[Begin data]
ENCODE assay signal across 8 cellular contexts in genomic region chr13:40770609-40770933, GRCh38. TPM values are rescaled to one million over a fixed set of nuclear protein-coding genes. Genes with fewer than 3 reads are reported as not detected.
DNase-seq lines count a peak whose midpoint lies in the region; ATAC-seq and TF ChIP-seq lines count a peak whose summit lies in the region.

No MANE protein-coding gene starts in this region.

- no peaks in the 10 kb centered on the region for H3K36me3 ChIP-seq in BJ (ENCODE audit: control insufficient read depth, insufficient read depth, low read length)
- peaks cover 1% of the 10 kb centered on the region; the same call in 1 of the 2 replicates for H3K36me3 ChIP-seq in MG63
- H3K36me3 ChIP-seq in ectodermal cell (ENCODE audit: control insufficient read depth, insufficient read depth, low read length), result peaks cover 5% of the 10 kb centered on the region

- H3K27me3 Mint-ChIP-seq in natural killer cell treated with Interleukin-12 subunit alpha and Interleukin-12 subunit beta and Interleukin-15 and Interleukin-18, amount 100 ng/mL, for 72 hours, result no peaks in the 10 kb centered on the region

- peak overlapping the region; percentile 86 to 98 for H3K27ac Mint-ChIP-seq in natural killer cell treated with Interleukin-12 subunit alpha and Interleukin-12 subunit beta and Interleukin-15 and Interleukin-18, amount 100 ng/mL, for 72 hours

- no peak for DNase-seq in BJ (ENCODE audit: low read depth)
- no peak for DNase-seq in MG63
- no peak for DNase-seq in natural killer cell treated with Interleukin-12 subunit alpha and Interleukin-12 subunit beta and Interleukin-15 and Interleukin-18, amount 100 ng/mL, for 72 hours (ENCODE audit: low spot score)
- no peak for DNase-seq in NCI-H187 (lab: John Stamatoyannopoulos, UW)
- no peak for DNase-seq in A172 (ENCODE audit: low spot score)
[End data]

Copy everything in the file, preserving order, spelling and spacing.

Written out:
ENCODE assay signal across 8 cellular contexts in genomic region chr13:40770609-40770933, GRCh38. TPM values are rescaled to one million over a fixed set of nuclear protein-coding genes. Genes with fewer than 3 reads are reported as not detected.
DNase-seq lines count a peak whose midpoint lies in the region; ATAC-seq and TF ChIP-seq lines count a peak whose summit lies in the region.

No MANE protein-coding gene starts in this region.

- no peaks in the 10 kb centered on the region for H3K36me3 ChIP-seq in BJ (ENCODE audit: control insufficient read depth, insufficient read depth, low read length)
- peaks cover 1% of the 10 kb centered on the region; the same call in 1 of the 2 replicates for H3K36me3 ChIP-seq in MG63
- H3K36me3 ChIP-seq in ectodermal cell (ENCODE audit: control insufficient read depth, insufficient read depth, low read length), result peaks cover 5% of the 10 kb centered on the region

- H3K27me3 Mint-ChIP-seq in natural killer cell treated with Interleukin-12 subunit alpha and Interleukin-12 subunit beta and Interleukin-15 and Interleukin-18, amount 100 ng/mL, for 72 hours, result no peaks in the 10 kb centered on the region

- peak overlapping the region; percentile 86 to 98 for H3K27ac Mint-ChIP-seq in natural killer cell treated with Interleukin-12 subunit alpha and Interleukin-12 subunit beta and Interleukin-15 and Interleukin-18, amount 100 ng/mL, for 72 hours

- no peak for DNase-seq in BJ (ENCODE audit: low read depth)
- no peak for DNase-seq in MG63
- no peak for DNase-seq in natural killer cell treated with Interleukin-12 subunit alpha and Interleukin-12 subunit beta and Interleukin-15 and Interleukin-18, amount 100 ng/mL, for 72 hours (ENCODE audit: low spot score)
- no peak for DNase-seq in NCI-H187 (lab: John Stamatoyannopoulos, UW)
- no peak for DNase-seq in A172 (ENCODE audit: low spot score)